Cats suffer H5N1 brain infections, blindness, death after drinking raw milk

Enlarge / Farm cats drink milk from cows that have just been milked from a trough.

On March 16, cows on a Texas dairy farm began showing symptoms of a mysterious illness now known as H5N1 bird flu. Their symptoms were indescribable, but their milk supply dropped significantly and became thick and creamy yellow. The next day, farm cats that had consumed some of the raw milk from sick cows also became ill. While the cows largely recovered, the cats were not so lucky. They developed depressed mental states, stiff body movements, loss of coordination, circular movements, heavy discharge from the eyes and nose, and blindness. By March 20, more than half of the farm’s approximately 24 cats had died of the flu.

In a study published today in the journal Emerging Infectious Diseases, researchers from Iowa, Texas and Kansas found that cats had the H5N1 virus not only in their lungs, but also in their brains, hearts and their eyes. The results are similar to those observed in cats experimentally infected with H5N1, also known as the highly pathogenic avian influenza virus (HPAI). But, on the Texas dairy farm, they present a worrying warning about the potential for transmission of this dangerous and evolving virus.

Contaminated milk was the most likely source of fatal infections in cats, the study authors concluded. Although it cannot be completely ruled out that the cats became ill from eating infected wild birds, the milk they drank from the sick cows was full of virus particles and genetic data shows almost exact matches between the cows, their milk and the cats. “Therefore, our results suggest cross-species mammal-to-mammal transmission of the HPAI H5N1 virus and raise new concerns regarding the potential for spread of the virus within mammalian populations,” wrote the authors, veterinary researchers at the Iowa, Texas and Kansas.

Early outbreak data from the Texas farm suggests the virus is increasingly able to spread to mammals, and data from elsewhere shows the virus is spreading widely in its new host. On March 25, the U.S. Department of Agriculture confirmed the presence of H5N1 in a dairy herd in Texas, marking the first time H5N1 was transmitted to cows. Since then, the USDA has documented infections in at least 34 herds across nine states: Texas, Kansas, Michigan, New Mexico, Idaho, Ohio, South Dakota, North Carolina and Colorado.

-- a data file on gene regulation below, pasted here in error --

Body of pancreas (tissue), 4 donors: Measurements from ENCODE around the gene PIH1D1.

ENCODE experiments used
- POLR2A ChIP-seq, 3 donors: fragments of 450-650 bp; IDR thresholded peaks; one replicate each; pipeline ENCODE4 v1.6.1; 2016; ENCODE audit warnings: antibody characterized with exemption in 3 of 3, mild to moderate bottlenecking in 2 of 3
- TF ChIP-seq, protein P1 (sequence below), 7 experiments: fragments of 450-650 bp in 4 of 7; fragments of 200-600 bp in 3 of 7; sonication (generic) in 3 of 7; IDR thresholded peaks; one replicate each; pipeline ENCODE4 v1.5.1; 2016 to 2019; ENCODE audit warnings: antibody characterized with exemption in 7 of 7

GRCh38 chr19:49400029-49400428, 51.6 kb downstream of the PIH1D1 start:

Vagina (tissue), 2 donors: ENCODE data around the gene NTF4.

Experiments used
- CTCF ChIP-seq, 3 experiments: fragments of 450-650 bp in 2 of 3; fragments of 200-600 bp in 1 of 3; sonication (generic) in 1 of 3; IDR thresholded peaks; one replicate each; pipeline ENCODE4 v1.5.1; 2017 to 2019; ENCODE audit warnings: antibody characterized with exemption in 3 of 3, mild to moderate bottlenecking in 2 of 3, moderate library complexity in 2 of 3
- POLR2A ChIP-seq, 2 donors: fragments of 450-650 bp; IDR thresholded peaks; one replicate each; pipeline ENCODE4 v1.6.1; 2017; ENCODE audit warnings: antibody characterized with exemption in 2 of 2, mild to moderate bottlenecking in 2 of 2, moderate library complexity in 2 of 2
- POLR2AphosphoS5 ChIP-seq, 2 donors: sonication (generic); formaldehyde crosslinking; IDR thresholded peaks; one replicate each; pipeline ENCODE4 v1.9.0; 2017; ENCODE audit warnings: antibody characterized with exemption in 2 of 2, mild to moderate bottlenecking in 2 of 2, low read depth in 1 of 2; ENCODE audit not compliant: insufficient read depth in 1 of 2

The Food and Drug Administration, meanwhile, has detected genetic traces of H5N1 in about 20 percent of commercial milk samples. Although commercial milk is still considered safe (pasteurization is expected to destroy the virus and initial testing by the FDA and other federal scientists confirms this expectation), the findings suggest an even wider spread of the virus among dairy cows from the country.

Cows are just the latest addition to H5N1’s surprisingly broad host range. Amid a global outbreak in recent years that has devastated wild bird populations and poultry farms, researchers have documented unexpected and often fatal outbreaks in mammals. Since 2022, the USDA has detected H5N1 in more than 200 mammals, from zoo felines to harbor seals, mountain lions, raccoons, skunks, squirrels, polar bears, black bears, foxes and bottlenose dolphins.

“The recurrent nature of global HPAI H5N1 virus outbreaks and the detection of spillover events in a wide host range are concerning and suggest increasing adaptation of the virus in mammals,” the authors wrote. “Monitoring HPAI viruses in domestic livestock animals, including cattle, is necessary to elucidate the evolution and ecology of influenza virus and prevent cross-species transmission.”

In the meantime, now is definitely not the time to start drinking raw cow’s milk. Although drinking raw milk is still dangerous because it carries the threat of various nasty bacterial infections, H5N1 also appears to be infectious in raw milk. And unlike other influenza viruses, H5N1 has the potential to infect organs other than the lungs and respiratory tract, as seen in cats. The authors of the new study note that a 2019 consumer survey found that 4.4 percent of adults in the United States consumed raw milk more than once in the previous year, which suggests that greater public awareness of the dangers of raw milk is needed.

News Source :
Gn Health

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